Is the current chaos in the financial sector the beginning of a global systemic collapse? Two of my favourite American authors certainly seem to think so.
Thomas Homer-Dixon, the author of the excellent “Upside of Down“, goes as far as to claim “Global capitalism teeters on the brink” in an opinion piece for the online publication GlobeandMail.com. He sees three factors making him believe “the crisis is the product of systemic problems in the world’s economy”:
“The first is the sheer productivity of modern global capitalism. The world’s businesses, spurred by global competition and a never-ending race to boost productivity and keep costs down, excel at producing a steadily rising flood of goods and services. To ensure that these goods and services are bought and that factories and businesses keep humming, the global economy needs a constant infusion of liquidity provided by cheap debt.
Second, in the past three decades, a neo-conservative ideology that asserts markets are infallible and, as a result, disparages any kind of state regulation has come to dominate thinking about economic matters, especially in the United States.
Third, enormously powerful computers and software, along with fibre-optic communication, have allowed financial wizards to conduct business transactions in the blink of an eye around the world and to create financial instruments – derivatives, swaps, structured investments and the like – of mind-boggling complexity. For all intents and purposes, these new instruments have blurred the boundaries of what we call money. Several decades ago, central bankers could sensibly talk about and, if necessary, control the money supply. Now, what counts as money isn’t at all clear, and many things that look and behave like money can’t be regulated.”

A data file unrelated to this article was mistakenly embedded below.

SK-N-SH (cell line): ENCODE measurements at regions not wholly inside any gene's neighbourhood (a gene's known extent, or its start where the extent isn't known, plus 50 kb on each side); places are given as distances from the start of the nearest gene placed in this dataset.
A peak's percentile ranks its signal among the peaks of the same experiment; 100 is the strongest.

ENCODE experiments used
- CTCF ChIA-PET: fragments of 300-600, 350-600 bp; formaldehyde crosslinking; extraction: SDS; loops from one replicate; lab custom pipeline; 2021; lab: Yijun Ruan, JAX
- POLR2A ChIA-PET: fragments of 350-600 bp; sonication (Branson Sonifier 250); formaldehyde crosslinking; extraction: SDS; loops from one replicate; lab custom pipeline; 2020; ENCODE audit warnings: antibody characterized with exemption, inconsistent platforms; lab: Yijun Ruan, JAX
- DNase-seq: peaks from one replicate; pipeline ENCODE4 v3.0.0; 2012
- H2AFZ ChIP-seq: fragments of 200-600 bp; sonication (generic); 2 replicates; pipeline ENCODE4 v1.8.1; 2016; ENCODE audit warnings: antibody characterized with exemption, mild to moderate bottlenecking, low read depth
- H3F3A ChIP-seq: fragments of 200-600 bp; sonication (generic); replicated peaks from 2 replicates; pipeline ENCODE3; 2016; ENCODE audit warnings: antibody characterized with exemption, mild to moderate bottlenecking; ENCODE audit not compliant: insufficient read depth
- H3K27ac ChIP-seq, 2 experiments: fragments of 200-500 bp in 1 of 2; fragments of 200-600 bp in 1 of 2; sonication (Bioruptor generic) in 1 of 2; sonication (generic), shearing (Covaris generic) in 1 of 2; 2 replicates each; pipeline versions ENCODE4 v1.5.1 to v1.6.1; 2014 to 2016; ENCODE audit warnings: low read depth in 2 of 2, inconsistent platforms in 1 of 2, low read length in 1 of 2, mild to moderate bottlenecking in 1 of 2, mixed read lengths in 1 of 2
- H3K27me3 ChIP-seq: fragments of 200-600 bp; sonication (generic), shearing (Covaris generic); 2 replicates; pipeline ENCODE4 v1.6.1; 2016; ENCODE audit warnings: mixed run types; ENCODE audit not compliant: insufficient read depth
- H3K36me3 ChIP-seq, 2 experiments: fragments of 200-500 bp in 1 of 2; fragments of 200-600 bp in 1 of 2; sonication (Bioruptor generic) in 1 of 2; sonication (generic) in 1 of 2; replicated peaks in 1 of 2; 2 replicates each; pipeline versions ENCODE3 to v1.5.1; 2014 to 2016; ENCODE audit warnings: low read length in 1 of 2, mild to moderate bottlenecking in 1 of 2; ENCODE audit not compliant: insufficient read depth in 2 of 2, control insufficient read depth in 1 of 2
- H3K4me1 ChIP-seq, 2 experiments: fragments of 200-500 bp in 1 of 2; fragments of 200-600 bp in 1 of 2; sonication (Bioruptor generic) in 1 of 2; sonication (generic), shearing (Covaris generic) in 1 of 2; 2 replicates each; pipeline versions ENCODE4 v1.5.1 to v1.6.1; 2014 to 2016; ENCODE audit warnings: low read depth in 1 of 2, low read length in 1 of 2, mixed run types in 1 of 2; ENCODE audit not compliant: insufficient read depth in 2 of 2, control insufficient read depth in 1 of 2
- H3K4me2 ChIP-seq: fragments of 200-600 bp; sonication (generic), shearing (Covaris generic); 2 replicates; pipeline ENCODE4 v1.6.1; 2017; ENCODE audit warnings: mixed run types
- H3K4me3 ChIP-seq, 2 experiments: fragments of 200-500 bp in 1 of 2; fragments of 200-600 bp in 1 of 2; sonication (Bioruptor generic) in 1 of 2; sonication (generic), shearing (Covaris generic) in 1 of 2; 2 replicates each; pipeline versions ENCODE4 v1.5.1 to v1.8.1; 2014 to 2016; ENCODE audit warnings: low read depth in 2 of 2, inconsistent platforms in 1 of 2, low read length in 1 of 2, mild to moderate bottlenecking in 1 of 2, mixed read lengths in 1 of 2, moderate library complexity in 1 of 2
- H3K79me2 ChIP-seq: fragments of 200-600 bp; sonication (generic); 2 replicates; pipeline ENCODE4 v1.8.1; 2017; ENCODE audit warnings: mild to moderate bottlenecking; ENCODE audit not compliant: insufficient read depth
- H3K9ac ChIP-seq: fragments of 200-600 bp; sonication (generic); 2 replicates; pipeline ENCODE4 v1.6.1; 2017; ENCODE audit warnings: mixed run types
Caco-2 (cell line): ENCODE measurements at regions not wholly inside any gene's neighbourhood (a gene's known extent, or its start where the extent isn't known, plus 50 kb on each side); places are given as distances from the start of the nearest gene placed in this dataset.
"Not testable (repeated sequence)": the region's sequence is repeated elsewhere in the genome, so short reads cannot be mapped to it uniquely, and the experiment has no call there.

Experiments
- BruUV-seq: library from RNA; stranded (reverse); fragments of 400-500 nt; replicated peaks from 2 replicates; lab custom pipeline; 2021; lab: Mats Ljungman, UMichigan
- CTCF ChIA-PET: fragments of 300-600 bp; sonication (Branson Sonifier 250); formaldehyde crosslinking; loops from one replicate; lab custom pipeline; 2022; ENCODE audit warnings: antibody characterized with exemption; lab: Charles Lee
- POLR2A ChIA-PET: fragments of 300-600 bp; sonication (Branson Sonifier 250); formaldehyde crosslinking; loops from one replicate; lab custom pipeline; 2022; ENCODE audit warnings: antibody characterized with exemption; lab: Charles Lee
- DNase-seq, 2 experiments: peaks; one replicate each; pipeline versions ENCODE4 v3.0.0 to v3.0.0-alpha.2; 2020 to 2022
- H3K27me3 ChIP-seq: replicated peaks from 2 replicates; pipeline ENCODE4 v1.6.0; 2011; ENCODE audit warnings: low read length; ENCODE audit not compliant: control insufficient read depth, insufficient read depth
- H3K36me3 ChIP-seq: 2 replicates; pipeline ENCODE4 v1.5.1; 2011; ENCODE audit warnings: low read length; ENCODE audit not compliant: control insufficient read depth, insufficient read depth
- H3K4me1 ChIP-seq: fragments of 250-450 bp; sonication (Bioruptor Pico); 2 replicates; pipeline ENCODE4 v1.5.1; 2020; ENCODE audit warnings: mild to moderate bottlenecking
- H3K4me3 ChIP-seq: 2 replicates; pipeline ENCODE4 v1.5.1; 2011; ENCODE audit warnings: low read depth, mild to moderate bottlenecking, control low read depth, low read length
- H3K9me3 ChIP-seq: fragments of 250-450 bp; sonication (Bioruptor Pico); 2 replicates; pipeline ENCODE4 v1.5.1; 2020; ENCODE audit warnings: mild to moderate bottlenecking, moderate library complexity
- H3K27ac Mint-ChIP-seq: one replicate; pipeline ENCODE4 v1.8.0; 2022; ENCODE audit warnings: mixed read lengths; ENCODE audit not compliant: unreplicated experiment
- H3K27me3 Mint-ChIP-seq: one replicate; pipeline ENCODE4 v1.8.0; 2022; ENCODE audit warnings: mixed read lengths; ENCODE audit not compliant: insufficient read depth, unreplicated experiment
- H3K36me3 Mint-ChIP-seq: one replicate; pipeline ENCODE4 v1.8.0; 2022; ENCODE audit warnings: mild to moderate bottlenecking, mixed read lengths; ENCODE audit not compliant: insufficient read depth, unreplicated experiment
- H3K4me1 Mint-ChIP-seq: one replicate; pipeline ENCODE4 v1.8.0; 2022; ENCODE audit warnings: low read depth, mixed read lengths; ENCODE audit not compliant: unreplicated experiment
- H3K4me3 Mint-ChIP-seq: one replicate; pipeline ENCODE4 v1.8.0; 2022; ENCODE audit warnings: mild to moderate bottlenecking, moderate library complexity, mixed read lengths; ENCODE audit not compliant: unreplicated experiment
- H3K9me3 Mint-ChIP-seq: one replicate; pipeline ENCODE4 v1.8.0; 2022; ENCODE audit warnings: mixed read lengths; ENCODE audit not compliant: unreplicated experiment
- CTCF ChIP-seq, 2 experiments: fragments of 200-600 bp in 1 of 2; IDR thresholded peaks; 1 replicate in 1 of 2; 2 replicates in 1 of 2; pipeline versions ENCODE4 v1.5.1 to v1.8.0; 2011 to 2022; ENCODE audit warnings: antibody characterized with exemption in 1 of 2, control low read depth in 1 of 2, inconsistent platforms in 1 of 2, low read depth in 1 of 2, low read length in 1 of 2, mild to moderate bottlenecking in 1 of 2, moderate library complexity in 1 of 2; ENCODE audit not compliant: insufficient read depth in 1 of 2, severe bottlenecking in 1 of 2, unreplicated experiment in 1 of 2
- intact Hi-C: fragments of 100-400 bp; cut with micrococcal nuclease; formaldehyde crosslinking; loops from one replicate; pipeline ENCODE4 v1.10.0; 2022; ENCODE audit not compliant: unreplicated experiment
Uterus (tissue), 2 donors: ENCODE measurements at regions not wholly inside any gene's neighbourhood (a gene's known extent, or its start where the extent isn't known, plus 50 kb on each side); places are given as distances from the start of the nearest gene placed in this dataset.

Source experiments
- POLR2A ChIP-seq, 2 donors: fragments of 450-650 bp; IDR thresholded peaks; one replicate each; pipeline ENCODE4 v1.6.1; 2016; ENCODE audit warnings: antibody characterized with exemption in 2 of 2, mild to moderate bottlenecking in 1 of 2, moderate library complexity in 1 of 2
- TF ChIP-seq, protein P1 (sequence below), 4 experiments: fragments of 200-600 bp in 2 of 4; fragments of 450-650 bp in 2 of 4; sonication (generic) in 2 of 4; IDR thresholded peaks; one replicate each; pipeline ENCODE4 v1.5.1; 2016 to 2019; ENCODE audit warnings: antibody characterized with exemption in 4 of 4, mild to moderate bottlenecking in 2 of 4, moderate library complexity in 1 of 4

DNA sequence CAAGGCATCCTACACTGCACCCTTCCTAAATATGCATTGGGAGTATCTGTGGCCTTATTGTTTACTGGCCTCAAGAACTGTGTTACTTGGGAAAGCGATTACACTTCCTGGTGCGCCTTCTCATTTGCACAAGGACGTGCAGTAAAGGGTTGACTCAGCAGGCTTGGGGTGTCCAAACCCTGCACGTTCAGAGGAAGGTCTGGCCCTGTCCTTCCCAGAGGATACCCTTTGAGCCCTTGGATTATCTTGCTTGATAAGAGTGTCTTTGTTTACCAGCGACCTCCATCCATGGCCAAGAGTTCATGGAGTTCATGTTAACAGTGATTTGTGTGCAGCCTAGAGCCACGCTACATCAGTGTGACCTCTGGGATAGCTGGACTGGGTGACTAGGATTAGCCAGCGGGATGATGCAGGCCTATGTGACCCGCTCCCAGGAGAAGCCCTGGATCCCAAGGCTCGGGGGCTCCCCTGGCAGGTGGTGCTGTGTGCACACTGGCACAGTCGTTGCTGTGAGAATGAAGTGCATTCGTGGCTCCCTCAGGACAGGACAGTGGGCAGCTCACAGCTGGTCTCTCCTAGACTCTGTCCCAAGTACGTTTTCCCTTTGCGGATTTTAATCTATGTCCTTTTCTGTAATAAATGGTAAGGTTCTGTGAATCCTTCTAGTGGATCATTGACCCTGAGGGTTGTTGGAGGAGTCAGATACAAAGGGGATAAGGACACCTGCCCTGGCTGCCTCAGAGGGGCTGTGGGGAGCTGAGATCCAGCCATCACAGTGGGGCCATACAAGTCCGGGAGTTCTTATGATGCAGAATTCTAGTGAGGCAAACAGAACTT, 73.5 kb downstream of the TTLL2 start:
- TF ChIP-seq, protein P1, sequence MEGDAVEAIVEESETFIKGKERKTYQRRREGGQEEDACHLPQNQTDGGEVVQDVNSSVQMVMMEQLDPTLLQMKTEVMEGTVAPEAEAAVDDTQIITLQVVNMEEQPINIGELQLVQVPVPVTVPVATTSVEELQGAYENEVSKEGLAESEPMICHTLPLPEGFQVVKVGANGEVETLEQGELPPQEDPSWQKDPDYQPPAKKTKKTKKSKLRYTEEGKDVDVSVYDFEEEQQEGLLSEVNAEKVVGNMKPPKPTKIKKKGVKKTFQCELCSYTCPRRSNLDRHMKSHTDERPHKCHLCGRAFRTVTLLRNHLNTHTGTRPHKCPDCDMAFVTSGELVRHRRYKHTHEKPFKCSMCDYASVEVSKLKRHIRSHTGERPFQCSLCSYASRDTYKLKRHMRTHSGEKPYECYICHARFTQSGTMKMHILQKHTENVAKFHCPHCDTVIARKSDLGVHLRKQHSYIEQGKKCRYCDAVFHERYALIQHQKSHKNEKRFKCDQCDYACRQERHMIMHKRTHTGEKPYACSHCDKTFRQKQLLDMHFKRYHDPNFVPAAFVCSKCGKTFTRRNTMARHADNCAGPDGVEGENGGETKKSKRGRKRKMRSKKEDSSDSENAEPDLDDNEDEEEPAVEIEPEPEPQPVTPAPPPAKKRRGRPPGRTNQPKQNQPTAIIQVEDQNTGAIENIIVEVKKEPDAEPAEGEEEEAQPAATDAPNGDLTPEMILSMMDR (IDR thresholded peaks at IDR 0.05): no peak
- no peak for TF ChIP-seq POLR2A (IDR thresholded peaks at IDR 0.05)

Richard Heinberg (“The Party’s over“ and “Peak Everything“) goes a few steps further in an article written for online magazine HopeDance, stating “that 2008 will go down in history as the year the Second Great Depression began“.
“Get ready for bank runs, a stock market collapse, and, perhaps, a money panic“, says Heinberg. “Such things have happened before (in 1833, 1837, 1857, 1907, 1920, and 1929), but this time it’s different. Now the problem is not just financial mismanagement; there is a deeper instability: the global economy is based on a fundamentally unsustainable exploitation of depleting natural resources, and that whole system is teetering.”
Quoting fellow “peakists” Michael Klare and Colin Campbell, Heinberg makes the point that due to depleting natural resources the complex financial system is in for a big shock.
Heinberg is pretty gloomy but also sees a silver lining: “If we hope to survive as a species, and if there is to be hope for millions of other creatures, we need to shrink the human enterprise. Economic contraction may be bitter medicine, but it’s part of the cure for what ails our planetary home“. We need to manage this economic contraction in an intelligent way, is the author’s recommendation:
“Intelligent management would start with an explicit commitment to redesign the global economy to run with less. We would assess ecosphere resources and identify a humane, equitable path toward gradual reduction in population and total consumption levels. We would focus on those aspects of life that bring us increasing satisfaction without requiring more inputs of energy and materials. We would re-acquaint ourselves with the values and virtues of community, self-sufficiency, and modesty. We would redesign our cities to eliminate cars, while developing renewable energy sources and educating a new generation of ecological farmers.”